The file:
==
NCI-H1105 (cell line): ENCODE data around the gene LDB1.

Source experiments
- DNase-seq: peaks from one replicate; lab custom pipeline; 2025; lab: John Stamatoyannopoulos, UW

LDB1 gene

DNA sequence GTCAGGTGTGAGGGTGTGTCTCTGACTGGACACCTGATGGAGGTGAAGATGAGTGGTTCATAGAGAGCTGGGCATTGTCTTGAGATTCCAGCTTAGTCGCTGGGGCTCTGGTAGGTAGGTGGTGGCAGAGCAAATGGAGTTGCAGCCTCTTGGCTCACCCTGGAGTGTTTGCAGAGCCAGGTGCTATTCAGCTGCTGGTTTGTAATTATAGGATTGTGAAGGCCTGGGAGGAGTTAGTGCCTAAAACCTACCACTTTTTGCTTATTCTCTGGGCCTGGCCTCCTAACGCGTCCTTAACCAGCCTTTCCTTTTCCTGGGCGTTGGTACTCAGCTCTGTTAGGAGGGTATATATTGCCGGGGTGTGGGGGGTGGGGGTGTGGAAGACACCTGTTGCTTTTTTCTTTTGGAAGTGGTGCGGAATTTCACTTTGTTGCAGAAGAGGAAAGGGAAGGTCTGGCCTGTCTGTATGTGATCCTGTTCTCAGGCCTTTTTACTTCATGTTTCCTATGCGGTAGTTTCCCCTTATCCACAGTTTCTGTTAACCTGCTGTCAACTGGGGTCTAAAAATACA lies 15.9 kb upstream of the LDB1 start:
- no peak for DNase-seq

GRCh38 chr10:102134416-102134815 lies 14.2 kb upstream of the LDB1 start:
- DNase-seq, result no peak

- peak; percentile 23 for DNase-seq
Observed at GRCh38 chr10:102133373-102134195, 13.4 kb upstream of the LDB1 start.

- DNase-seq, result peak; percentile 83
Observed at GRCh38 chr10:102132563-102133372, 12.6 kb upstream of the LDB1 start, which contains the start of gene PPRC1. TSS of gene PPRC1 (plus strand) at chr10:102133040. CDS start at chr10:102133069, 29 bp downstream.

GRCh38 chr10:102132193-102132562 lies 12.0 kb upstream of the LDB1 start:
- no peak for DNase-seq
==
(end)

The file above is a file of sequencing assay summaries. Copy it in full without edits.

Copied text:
NCI-H1105 (cell line): ENCODE data around the gene LDB1.

Source experiments
- DNase-seq: peaks from one replicate; lab custom pipeline; 2025; lab: John Stamatoyannopoulos, UW

LDB1 gene

DNA sequence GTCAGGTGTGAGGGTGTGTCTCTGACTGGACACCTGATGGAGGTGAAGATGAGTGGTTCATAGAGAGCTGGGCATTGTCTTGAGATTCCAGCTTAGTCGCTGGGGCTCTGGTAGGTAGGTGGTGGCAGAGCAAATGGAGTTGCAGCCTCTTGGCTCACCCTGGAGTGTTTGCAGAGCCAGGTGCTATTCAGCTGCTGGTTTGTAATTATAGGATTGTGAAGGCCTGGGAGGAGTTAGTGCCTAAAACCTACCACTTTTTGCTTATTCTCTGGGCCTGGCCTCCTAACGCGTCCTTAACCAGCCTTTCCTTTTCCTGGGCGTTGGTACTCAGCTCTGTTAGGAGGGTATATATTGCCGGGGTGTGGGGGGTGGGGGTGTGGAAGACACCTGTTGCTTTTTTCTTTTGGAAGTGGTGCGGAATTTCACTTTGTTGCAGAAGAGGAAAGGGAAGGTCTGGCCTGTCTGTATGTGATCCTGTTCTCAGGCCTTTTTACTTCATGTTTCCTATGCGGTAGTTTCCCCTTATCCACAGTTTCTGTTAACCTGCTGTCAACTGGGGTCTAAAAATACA lies 15.9 kb upstream of the LDB1 start:
- no peak for DNase-seq

GRCh38 chr10:102134416-102134815 lies 14.2 kb upstream of the LDB1 start:
- DNase-seq, result no peak

- peak; percentile 23 for DNase-seq
Observed at GRCh38 chr10:102133373-102134195, 13.4 kb upstream of the LDB1 start.

- DNase-seq, result peak; percentile 83
Observed at GRCh38 chr10:102132563-102133372, 12.6 kb upstream of the LDB1 start, which contains the start of gene PPRC1. TSS of gene PPRC1 (plus strand) at chr10:102133040. CDS start at chr10:102133069, 29 bp downstream.

GRCh38 chr10:102132193-102132562 lies 12.0 kb upstream of the LDB1 start:
- no peak for DNase-seq